by Annie Correal
It was three in the morning. The streets were quiet. The radio was off. The only sound was the heater, blowing dry air into the cab.
“What are you doing back there, reading your e-mails?”
I looked up from my phone at the driver. He was wearing a hunting cap, the kind with red and black checked ear-flaps. Some gray hair stuck out over his collar.
“My friend just texted. He wanted to know if he should come to the party,” I said. “I was just telling him it was too late, I left.”
“Oh, I see.”
We drove for awhile.
“Hey, you mind if I ask you something?”
“If I want to change my computer screen, what do I gotta do?”
“You mean to change the backdrop?”
“Yeah, the picture.”
I tried to clear my brain, which was fuzzy from wine and second-hand smoke.
“Well, is it a — ? It’s probably a PC. So when you see the image you want, you right click it with the mouse. Then you pick ‘Set as Desktop Background.’”
“Okay. So say I see a picture of a clown, I just push right and then it says I can put it on the background?”
He nodded and was quiet and I knew this was my chance to seize the silence, which might last the 15-minute ride home. But it was too late. I couldn’t help but ask.
“Are you going to put a clown on your screen?”
“Nah. Maybe Lindsay Lohan. I just got this picture of a moon and I’m sick of it. I want to change it.”
“Or what’s that girl — she was married to that Kurt — ?”
“Cobain? Kurt Cobain? Courtney Love.”
He smacked his hand on the steering wheel.
“Oh, yeah! Courtney Love.”
“You like Courtney Love? Huh. Well, she looks kind of like a clown.”
“I always thought she was so sexy.”
We were quiet for a long time.
“So how long have you been a cabbie?”
“Fifteen years. Hard to believe. Time just goes by.”
“First job I ever got.”
“I was a cocaine addict for 20 years.”
“Wow. Twenty years. How’d you kick it?”
“Assassination attempt. I was in the hospital for 30 days and after that I kicked it.”
“Who tried to kill you?”
“When you’re an addict you do all sorts of crimes. I did all sorts of crimes. Me and my associates. They were doing a crime every second of the day.”
“So, you got shot?”
“No, they clubbed me.”
“With a pipe, actually.”
“And then you went into a clinic to kick the habit?”
“No, I was clean 30 days while they had me in the hospital. So I just stayed that way. Clean.”
“Where’d you grow up?”
“East New York.”
“Oh yeah. And I’d go out there to score on Canarsie at 2 in the morning. I’d go out — you ever hear of the Canarsie Girls? They were junkies. I’d go out with them to score at 2:30, 5 in the morning.”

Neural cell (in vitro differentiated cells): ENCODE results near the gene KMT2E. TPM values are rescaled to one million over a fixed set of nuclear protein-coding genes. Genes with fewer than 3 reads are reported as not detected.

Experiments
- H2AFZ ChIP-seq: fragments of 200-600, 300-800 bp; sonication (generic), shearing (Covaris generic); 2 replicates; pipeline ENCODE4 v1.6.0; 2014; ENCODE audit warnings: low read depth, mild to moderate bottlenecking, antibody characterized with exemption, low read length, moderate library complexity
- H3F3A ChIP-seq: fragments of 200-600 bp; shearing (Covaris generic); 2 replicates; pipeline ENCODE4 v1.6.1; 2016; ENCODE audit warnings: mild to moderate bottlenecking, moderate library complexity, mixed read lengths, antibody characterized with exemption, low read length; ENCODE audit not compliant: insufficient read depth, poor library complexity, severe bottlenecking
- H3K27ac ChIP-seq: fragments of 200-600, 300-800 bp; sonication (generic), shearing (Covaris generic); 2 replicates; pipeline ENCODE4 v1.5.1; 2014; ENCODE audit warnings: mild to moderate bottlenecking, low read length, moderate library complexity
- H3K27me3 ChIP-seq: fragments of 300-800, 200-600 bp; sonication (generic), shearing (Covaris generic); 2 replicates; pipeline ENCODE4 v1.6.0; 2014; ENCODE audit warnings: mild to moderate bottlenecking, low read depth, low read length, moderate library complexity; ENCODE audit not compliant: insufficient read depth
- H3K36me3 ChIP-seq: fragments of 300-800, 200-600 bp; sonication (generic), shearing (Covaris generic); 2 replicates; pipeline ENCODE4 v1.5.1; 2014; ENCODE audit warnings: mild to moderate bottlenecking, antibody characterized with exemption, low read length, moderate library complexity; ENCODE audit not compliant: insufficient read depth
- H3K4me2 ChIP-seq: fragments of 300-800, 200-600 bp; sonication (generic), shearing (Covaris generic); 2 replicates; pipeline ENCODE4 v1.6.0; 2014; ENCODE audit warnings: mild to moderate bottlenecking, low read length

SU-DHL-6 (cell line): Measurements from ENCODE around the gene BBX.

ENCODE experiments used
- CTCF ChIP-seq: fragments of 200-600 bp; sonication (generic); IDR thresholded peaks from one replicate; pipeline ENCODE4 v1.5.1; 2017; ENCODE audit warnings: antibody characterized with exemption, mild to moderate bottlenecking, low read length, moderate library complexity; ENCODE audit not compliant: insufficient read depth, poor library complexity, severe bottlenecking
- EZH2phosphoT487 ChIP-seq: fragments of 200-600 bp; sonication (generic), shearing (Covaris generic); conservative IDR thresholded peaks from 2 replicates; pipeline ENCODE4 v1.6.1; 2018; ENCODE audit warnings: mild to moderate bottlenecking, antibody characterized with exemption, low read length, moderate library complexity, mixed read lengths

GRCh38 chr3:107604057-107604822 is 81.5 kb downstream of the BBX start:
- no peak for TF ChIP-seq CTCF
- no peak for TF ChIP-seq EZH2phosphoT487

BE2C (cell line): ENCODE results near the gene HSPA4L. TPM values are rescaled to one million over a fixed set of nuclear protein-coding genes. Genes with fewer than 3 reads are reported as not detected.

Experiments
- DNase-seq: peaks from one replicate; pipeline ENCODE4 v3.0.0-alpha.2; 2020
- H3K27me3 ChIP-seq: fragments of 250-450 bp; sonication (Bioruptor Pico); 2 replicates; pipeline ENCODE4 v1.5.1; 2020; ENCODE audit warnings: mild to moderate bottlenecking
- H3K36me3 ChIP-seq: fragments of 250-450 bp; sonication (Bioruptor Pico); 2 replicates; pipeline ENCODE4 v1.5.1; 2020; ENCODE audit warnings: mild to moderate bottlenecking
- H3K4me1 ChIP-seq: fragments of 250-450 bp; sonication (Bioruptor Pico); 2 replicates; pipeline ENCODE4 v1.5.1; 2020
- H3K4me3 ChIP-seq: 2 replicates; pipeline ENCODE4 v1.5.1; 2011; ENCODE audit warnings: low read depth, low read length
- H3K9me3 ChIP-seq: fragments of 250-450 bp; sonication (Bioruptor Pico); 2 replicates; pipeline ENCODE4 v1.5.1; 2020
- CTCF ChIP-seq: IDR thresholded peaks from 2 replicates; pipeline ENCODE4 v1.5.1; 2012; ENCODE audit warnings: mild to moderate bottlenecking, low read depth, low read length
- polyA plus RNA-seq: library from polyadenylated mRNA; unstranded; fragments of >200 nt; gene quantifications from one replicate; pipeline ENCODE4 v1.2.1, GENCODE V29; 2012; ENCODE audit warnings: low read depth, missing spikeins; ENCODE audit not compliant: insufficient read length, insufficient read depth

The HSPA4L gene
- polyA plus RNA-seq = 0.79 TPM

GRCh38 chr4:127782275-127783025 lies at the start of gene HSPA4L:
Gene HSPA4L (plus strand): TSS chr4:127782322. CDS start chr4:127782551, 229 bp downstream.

He was quiet, as if he were remembering.
“The city used to be a different place.”
“Yeah, so they say.”
“The AIDS virus changed everything. It took out all the criminals. There was a higher grade of criminal before.”
“Before the AIDS virus you could walk on the corner of St. Marks and 2nd Ave and see 15 people and all 15 of them would all be criminals. It was nice, if you ask my opinion.”
“It was Little Beirut down there. In the middle of the night there’d be people selling all kinds of things there on the street.”
“Bikes, in the summer. They’d turn around 30, 40 a night. Stuff.”
“Did you sell stuff?”
“Now and then.”
“Mostly I worked with prostitutes.”
“You were a pimp?”
“Yeah. They called me the white pimp.”
“Yeah, around 11th street and 2nd Ave. “
“What kind of prostitutes?”
“What do you mean what kind?”
“Yeah, girls. There was one transvestite I had to take care of. She died of AIDS. They all died.”
We pulled up to my house.
“What’s your name?”
“Mike. I’m Annie.”
We were quiet as I paid with my credit card.
“You want your receipt, Annie?”
“No, thanks. It was nice talking to you. I wish I could hear more.”
“You have four minutes?”
I hesitated. It was so late.
“Uh, sure. Yeah.”
“I told you about the girls? Well. There was a rabbi. He was, you know, what do you call em — a dwarf. He lived on 11th Street. Later the girls said he was the one that gave it to them. There were eight, nine girls out of 17 that got it. The AIDS virus. But they didn’t even know what to call it then. First one got it and then a few months later, another, then another. The thing is they got paid more to do it without a rubber.”
He paused. At some point he had turned around.
“Gloria. Gloria was my wife. The first one who got it.”
“You were married to one of the prostitutes?”
“I didn’t think of it as pimp and prostitute. I thought of it as a drug addict couple.”
“Beth Israel Hospital had a clinic. They turned it into a ward. Gloria went in there and she had her own room and you had to sign a book and everything, but she kept making money in there, she had more money than she knew what to do with.”
He shook his head.
“I’ll tell you something. If you’re lucky enough to have a prostitute fall in love with you and stay with you, believe me you never go back.”
I waited a long time before I said anything.
“How come you didn’t die?”
“I didn’t get it. Somehow I didn’t get AIDS. I felt like I won a beauty pageant when they told me I didn’t have it. I got tested 35 times.”
He turned the engine on.
“That’s quite a life, Mike.”
“Oh, yeah. Beautiful.”
He didn’t sound sarcastic at all.
Annie Correal is a reporter at The New York Times and has produced radio for This American Life. She was was a co-founder of Cowbird and Radio Ambulante. Read more of Annie’s work for The New York Times here.